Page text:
Salvation Part One

Posted: January 8, 2009 in Uncategorized

Okay, boys and girls, we now return to blogging through Wayne Grudem’s Systematic Theology.  We now come to a series of short chapters on salvation.  The first is entitled “The Gospel Call and Effective Calling.”

Here is how the Grud dude breaks it down, “effective calling is an act of God the Father, speaking through human proclamation of the Gospel, in which he summons people to himself in such a way that they respond in saving faith.”

Dr. Grudem is working from Romans 8:30 which reads, “And those whom he predestined he also called, and those whom he called he also justified, and those whom he justified he also glorified.” Notice who is doing the work here?  It is God who before the foundation of the world predestined some for salvation, then called them, them justified (or reconciled to himself or “made right in his sight”), and then glorified them! 

As Professor Grudem notes, human calling is powerless yet “this calling is rather a kind of ‘summons’ from the King of the universe and it has such power that it brings about the response that it asks for in people’s hearts.”  Thus, the term effective calling“distinguishing it from the general gospel invitation that goes to all people and which some people reject.”  I would correct Dr. Grudem’s last statement in that most not just some have rejected it…but then again I have lived in Washington D.C. and Hollywood, so I’ve seen more of one end of the spectrum then the other!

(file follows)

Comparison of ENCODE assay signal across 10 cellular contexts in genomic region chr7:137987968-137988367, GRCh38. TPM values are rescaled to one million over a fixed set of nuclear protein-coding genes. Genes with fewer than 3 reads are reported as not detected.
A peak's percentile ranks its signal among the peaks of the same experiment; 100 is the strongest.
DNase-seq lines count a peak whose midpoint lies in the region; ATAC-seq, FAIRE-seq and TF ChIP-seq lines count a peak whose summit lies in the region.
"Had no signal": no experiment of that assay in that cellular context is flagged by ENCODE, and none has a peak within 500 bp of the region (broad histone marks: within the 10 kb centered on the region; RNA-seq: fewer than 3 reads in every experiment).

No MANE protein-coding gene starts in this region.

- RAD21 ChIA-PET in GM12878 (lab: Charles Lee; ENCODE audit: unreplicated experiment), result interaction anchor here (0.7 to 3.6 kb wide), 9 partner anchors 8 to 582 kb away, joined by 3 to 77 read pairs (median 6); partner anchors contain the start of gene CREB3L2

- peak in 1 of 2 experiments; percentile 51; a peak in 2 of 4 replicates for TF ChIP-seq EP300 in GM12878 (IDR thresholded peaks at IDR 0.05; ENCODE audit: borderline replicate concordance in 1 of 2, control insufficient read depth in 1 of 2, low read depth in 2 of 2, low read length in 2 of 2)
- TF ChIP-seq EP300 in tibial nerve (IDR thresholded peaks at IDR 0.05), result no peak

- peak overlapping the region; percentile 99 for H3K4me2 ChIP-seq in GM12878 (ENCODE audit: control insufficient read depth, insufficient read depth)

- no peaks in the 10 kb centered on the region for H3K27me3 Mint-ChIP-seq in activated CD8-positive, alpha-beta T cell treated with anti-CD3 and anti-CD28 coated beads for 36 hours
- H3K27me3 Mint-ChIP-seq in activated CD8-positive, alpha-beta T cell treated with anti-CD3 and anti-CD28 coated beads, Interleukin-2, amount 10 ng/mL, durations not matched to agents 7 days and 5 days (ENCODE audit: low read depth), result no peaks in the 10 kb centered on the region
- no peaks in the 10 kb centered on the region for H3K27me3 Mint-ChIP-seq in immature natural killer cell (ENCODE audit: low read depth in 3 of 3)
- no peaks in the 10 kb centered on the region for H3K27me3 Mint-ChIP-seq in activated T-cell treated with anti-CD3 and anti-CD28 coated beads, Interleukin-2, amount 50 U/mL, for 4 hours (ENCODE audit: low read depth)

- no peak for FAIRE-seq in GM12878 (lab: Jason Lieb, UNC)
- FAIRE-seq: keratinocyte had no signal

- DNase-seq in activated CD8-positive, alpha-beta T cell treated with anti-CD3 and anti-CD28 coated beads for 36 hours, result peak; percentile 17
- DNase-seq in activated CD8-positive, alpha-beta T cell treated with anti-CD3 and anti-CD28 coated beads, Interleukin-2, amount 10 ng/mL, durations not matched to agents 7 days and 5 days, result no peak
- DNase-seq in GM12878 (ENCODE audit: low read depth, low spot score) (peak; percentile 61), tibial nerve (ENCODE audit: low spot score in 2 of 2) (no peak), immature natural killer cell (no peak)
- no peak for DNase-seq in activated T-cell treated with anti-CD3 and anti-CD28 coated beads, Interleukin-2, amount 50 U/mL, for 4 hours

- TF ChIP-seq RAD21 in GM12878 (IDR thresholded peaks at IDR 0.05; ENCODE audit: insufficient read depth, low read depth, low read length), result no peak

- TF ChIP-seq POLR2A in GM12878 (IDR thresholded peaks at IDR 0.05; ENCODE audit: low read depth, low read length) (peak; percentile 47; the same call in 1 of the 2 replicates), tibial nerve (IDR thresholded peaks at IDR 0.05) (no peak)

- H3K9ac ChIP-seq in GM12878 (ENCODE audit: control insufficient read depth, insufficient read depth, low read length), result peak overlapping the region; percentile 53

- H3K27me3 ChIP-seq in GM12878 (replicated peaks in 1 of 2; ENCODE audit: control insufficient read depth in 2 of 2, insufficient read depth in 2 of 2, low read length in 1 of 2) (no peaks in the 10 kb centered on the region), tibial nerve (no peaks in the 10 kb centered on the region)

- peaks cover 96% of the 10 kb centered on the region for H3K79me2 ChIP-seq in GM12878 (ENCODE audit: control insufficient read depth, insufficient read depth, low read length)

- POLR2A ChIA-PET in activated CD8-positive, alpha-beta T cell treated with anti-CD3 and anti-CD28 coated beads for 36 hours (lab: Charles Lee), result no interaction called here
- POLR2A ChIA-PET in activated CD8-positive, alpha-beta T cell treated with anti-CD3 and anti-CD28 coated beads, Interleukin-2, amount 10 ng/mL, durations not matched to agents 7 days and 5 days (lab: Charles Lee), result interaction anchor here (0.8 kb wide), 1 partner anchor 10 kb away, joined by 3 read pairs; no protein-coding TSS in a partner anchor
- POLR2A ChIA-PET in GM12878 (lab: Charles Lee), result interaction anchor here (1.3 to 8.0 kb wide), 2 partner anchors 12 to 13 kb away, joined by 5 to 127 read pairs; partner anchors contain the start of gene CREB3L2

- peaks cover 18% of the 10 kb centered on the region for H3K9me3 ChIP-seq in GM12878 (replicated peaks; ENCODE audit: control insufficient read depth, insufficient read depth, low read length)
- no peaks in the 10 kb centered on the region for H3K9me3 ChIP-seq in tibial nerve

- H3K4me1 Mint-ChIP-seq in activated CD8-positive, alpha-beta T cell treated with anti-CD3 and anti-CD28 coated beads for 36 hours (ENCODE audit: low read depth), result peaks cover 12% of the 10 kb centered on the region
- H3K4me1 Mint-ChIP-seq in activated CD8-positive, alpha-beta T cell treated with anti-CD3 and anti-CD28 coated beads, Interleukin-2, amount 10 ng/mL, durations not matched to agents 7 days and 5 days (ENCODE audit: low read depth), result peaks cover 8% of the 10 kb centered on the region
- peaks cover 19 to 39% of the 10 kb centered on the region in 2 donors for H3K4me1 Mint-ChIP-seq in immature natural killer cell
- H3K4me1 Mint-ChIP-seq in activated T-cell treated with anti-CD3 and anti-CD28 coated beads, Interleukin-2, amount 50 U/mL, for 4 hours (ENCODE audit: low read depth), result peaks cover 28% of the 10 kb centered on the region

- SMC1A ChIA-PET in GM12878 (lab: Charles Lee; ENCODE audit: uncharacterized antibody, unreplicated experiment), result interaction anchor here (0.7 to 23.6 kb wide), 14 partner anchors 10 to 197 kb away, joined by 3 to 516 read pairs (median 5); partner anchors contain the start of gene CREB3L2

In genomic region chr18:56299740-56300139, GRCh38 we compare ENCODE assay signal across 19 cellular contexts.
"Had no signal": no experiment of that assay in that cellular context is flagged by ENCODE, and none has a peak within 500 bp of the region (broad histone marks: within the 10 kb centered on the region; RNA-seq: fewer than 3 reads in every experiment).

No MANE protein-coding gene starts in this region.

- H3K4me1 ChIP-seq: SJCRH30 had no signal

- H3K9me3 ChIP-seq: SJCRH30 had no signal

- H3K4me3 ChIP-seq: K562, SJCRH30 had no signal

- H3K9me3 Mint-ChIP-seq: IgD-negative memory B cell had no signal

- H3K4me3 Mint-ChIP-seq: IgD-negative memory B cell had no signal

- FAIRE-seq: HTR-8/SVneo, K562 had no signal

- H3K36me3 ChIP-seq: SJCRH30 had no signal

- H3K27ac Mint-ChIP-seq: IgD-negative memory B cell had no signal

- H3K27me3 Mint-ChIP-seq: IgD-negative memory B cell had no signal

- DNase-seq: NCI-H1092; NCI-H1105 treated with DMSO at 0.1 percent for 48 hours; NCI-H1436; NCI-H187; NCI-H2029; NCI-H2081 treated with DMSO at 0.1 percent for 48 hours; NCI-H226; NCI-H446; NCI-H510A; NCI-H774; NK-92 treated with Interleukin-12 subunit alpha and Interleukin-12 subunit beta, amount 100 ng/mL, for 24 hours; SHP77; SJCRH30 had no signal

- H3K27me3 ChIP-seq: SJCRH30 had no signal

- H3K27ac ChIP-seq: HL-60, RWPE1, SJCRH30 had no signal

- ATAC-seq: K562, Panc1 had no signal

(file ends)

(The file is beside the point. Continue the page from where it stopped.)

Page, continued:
Yet, God initiates this calling through human proclamation.  What must someone proclaim? Grudem lists 3 essential points:

1. All people have sinned (Rom. 3:23).

2. The penalty for our sin is death (Rom. 6:23).

3. Jesus Christ died to pay the penalty for our sins (Rom. 5:8).

Yet, just saying, “Okay, I believe that” won’t do the trick.  Neither will voting Republican, wearing outlet khakis, eating at Chic-Fil-A, watching lots Pax TV and driving an SUV while listening to K-Love…although this seems to standard operating procedure at most Evangelical churches.  Sorry, I digress.

No, it is, paradoxically, a conscious decision to also trust in- and be loyal to- Jesus, i.e., faith and repentance.

Even a hardcore Calvinist (not that that’s a bad thing!) should downplay the importance of issuing the gospel call for “…how are they to believe in him of whom they have never heard? And how are they to hear without someone preaching?” (Rom. 10:14b). 

Tomorrow we hit “Regeneration.”  Until then, grace and peace.

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